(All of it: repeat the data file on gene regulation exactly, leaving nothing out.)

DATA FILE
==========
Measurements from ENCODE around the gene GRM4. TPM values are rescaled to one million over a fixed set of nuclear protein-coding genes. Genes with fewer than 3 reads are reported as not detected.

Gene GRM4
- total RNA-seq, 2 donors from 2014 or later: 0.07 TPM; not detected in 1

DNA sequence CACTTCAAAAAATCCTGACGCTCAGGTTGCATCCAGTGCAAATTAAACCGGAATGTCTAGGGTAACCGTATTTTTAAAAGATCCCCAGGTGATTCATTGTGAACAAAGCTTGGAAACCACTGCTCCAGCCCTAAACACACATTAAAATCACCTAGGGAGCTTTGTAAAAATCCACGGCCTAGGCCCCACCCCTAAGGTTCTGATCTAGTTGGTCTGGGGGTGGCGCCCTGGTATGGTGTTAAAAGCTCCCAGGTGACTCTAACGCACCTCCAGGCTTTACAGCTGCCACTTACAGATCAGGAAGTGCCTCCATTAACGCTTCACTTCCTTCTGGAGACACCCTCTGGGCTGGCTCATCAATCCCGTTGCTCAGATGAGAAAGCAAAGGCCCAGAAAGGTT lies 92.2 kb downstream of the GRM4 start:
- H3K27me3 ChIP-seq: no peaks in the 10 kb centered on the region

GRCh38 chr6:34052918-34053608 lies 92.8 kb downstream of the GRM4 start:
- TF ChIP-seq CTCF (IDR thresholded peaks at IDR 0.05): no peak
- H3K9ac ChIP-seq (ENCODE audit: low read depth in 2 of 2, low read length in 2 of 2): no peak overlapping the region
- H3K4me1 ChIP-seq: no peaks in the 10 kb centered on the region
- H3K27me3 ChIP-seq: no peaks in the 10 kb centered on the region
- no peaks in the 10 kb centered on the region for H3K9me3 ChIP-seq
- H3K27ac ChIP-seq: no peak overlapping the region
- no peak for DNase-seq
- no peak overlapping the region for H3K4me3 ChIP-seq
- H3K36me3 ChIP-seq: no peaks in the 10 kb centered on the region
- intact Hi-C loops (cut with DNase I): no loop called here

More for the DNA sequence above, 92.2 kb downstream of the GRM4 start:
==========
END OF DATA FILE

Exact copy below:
Measurements from ENCODE around the gene GRM4. TPM values are rescaled to one million over a fixed set of nuclear protein-coding genes. Genes with fewer than 3 reads are reported as not detected.

Gene GRM4
- total RNA-seq, 2 donors from 2014 or later: 0.07 TPM; not detected in 1

DNA sequence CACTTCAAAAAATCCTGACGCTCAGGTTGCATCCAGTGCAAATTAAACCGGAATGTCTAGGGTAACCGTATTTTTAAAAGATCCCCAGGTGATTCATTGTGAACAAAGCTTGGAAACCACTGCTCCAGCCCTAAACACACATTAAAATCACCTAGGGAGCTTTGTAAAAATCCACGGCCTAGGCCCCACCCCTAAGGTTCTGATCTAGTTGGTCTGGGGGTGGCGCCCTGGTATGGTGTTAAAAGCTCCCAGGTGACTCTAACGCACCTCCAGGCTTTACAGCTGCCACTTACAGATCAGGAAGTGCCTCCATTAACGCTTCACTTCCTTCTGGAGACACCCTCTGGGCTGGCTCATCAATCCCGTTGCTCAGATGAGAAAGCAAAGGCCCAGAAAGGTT lies 92.2 kb downstream of the GRM4 start:
- H3K27me3 ChIP-seq: no peaks in the 10 kb centered on the region

GRCh38 chr6:34052918-34053608 lies 92.8 kb downstream of the GRM4 start:
- TF ChIP-seq CTCF (IDR thresholded peaks at IDR 0.05): no peak
- H3K9ac ChIP-seq (ENCODE audit: low read depth in 2 of 2, low read length in 2 of 2): no peak overlapping the region
- H3K4me1 ChIP-seq: no peaks in the 10 kb centered on the region
- H3K27me3 ChIP-seq: no peaks in the 10 kb centered on the region
- no peaks in the 10 kb centered on the region for H3K9me3 ChIP-seq
- H3K27ac ChIP-seq: no peak overlapping the region
- no peak for DNase-seq
- no peak overlapping the region for H3K4me3 ChIP-seq
- H3K36me3 ChIP-seq: no peaks in the 10 kb centered on the region
- intact Hi-C loops (cut with DNase I): no loop called here

More for the DNA sequence above, 92.2 kb downstream of the GRM4 start: